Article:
British Foreign Secretary Boris Johnson told the UN Human Rights Council in Geneva on Monday: "We share the view that a dedicated agenda item focused solely on Israel and the Occupied Palestinian Territories is disproportionate and damaging to the cause of peace and unless things change, we shall move next year to vote against all resolutions introduced under" this item. (UK Foreign & Commonwealth Office)
  • U.S. Ambassador to Israel Blocked Check of IDF Human Rights Record after Concerns Raised about Egypt - Nahal Toosi
    After State Department officials asked U.S. embassies in the Middle East to more carefully examine American military assistance to governments in the region in the wake of a U.S. Government Accountability Office (GAO) report critical of Egypt, U.S. Ambassador to Israel David Friedman rejected the idea, responding in October that he did "not believe we should extend the new [guidelines] to Israel at this time."
        "Israel is a democracy whose army does not engage in gross violations of human rights," Friedman wrote, adding that Israel "has a robust system of investigation and prosecution in the rare circumstance where misconduct occurs." Friedman wrote that he "disagrees with the assessment that the [State] Department should proactively address Israel based on GAO criticism of procedures in Egypt. We cannot and should not assume that GAO intended to apply the same criticism to Tel Aviv."  (Politico)
News Resources - Israel and the Mideast:
  • Prime Minister Netanyahu Meets Jordan's King Abdullah in Amman - Jonathan Lis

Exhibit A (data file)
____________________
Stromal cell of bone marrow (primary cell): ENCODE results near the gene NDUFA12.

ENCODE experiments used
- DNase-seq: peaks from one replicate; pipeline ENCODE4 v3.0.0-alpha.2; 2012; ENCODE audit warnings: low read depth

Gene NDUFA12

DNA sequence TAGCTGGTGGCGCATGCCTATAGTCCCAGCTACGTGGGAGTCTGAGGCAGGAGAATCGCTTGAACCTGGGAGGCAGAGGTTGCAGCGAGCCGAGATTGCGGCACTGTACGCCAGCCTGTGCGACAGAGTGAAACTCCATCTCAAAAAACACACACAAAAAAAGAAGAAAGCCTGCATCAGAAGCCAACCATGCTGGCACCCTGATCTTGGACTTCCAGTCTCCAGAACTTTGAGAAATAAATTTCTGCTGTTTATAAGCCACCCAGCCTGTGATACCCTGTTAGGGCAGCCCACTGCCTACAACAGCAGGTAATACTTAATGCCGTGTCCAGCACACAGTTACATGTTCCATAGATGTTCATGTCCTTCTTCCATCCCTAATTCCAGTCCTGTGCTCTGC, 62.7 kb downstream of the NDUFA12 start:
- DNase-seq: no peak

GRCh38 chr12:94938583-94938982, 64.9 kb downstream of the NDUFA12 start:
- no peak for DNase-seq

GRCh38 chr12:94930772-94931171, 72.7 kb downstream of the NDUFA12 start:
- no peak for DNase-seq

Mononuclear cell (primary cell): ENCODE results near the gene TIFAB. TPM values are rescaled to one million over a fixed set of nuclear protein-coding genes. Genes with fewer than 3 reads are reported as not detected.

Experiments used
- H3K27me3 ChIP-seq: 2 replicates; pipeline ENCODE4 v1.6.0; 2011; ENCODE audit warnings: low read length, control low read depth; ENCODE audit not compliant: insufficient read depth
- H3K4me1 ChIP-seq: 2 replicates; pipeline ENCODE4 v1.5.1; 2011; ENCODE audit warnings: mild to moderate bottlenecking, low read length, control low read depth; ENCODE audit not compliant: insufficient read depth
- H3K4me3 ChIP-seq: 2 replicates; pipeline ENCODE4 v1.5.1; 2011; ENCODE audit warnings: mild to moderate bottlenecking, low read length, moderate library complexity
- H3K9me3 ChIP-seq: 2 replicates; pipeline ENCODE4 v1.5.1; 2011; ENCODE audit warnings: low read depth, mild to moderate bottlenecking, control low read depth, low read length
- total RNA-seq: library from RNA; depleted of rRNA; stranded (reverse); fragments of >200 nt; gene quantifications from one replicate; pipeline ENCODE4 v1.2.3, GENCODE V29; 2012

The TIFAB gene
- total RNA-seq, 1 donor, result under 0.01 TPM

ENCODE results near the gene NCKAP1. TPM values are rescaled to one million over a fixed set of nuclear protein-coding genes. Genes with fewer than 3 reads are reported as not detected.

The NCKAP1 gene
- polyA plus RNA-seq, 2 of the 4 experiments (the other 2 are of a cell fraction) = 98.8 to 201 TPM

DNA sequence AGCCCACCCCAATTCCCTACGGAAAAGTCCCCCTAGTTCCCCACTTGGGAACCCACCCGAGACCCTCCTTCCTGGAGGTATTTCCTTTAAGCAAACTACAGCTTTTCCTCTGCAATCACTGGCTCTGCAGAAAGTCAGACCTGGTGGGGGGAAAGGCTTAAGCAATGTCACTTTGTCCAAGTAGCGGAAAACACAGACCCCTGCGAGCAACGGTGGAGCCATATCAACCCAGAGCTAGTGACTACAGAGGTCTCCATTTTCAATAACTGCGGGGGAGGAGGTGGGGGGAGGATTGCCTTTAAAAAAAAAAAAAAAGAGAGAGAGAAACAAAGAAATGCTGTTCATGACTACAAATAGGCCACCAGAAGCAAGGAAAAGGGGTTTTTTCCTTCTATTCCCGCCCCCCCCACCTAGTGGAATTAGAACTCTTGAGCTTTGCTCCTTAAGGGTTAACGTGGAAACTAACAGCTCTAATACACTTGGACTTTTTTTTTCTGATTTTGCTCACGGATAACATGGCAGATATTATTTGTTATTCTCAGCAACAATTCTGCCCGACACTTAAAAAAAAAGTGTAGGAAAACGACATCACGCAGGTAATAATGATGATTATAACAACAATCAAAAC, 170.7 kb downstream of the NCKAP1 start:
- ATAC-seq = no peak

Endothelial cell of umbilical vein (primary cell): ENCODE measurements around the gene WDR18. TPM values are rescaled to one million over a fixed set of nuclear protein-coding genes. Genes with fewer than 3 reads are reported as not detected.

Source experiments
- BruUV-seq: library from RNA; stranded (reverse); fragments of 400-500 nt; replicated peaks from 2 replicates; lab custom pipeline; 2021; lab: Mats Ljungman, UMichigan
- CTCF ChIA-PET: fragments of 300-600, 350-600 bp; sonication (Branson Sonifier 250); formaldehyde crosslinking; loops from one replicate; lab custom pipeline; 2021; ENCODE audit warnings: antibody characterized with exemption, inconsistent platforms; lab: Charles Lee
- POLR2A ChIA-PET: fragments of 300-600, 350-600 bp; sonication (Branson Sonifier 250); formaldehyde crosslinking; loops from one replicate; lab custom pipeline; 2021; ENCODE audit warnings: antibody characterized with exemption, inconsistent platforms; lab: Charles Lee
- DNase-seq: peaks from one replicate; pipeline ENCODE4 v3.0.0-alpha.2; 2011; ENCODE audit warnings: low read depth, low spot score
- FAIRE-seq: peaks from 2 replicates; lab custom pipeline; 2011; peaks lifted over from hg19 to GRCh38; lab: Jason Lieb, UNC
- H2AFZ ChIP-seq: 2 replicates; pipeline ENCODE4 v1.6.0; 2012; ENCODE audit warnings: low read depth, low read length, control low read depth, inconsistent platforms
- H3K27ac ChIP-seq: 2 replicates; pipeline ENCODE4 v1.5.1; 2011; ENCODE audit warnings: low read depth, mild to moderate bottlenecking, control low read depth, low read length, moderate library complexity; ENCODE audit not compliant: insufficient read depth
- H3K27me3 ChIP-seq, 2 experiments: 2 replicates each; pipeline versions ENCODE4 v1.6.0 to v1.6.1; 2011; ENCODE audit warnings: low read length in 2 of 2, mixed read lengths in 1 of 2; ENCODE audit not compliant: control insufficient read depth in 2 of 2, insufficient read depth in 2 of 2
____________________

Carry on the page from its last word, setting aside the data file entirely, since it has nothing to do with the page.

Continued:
Prime Minister Benjamin Netanyahu met with Jordan's King Abdullah II in Amman on Monday, the prime minister's office said. They spoke about regional developments, advancing the peace process and the economic ties between the two countries. (Ha'aretz)
  • Moderate Arab States Press PA's Abbas to "End Trump Boycott" - Daniel Siryoti
    Palestinian officials said Sunday that officials in Saudi Arabia, the UAE, Egypt and Jordan are pressing PA President Mahmoud Abbas to meet with President Trump's top Middle East advisers this week, despite his rejection of the U.S. as a peace broker in the wake of its recognition of Jerusalem as Israel's capital. Abbas has conditioned any meeting with U.S. officials on Washington rescinding its recognition of Jerusalem as the Israeli capital and canceling its embassy move there. (Israel Hayom)
  • U.S. Wants Gulf States to Invest $1 Billion in Gaza Economy - Amir Tibon and Amos Harel
    The U.S. is trying to convince Arab monarchies in the Gulf to invest hundreds of millions of dollars in economic projects for Gaza, in an attempt to calm the situation there and generate momentum before the White House presents its Middle East peace plan. Presidential aides Jared Kushner and Jason Greenblatt are heading to the Middle East this week for talks with the leaders of Qatar, Saudi Arabia, Egypt, Jordan and Israel.